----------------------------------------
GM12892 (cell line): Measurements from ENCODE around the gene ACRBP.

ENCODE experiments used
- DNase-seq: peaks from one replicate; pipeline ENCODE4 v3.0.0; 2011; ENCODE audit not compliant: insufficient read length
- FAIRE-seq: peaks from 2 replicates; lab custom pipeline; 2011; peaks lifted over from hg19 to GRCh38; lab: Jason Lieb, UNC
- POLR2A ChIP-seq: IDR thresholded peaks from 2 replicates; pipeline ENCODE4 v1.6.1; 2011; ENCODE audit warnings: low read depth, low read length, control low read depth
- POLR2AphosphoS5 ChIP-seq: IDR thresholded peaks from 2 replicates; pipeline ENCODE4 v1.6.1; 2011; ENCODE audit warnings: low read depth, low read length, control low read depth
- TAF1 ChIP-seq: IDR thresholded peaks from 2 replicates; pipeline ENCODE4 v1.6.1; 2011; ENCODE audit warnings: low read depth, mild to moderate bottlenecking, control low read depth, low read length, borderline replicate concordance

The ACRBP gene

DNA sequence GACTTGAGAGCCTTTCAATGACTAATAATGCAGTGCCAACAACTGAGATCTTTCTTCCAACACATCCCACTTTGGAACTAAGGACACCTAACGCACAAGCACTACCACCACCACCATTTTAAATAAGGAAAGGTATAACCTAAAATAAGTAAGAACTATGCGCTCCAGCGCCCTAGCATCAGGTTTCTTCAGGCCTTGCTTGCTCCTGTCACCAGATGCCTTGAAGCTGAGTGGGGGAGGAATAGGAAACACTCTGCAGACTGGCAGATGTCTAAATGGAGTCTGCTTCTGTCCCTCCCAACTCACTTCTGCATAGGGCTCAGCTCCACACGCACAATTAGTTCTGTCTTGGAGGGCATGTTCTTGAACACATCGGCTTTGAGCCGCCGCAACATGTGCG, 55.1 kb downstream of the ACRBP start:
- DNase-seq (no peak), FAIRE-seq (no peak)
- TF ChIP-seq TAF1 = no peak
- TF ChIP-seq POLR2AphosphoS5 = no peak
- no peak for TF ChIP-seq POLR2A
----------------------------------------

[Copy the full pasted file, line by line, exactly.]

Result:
GM12892 (cell line): Measurements from ENCODE around the gene ACRBP.

ENCODE experiments used
- DNase-seq: peaks from one replicate; pipeline ENCODE4 v3.0.0; 2011; ENCODE audit not compliant: insufficient read length
- FAIRE-seq: peaks from 2 replicates; lab custom pipeline; 2011; peaks lifted over from hg19 to GRCh38; lab: Jason Lieb, UNC
- POLR2A ChIP-seq: IDR thresholded peaks from 2 replicates; pipeline ENCODE4 v1.6.1; 2011; ENCODE audit warnings: low read depth, low read length, control low read depth
- POLR2AphosphoS5 ChIP-seq: IDR thresholded peaks from 2 replicates; pipeline ENCODE4 v1.6.1; 2011; ENCODE audit warnings: low read depth, low read length, control low read depth
- TAF1 ChIP-seq: IDR thresholded peaks from 2 replicates; pipeline ENCODE4 v1.6.1; 2011; ENCODE audit warnings: low read depth, mild to moderate bottlenecking, control low read depth, low read length, borderline replicate concordance

The ACRBP gene

DNA sequence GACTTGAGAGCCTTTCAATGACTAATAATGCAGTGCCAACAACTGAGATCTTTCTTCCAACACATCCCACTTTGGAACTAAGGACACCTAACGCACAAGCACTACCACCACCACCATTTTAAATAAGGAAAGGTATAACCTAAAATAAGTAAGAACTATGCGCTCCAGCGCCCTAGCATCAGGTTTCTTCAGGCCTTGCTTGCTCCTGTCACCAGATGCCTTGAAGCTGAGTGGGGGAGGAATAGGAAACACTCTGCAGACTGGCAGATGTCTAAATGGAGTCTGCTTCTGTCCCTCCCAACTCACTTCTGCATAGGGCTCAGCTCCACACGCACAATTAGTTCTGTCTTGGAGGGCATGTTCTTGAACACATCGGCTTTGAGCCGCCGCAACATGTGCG, 55.1 kb downstream of the ACRBP start:
- DNase-seq (no peak), FAIRE-seq (no peak)
- TF ChIP-seq TAF1 = no peak
- TF ChIP-seq POLR2AphosphoS5 = no peak
- no peak for TF ChIP-seq POLR2A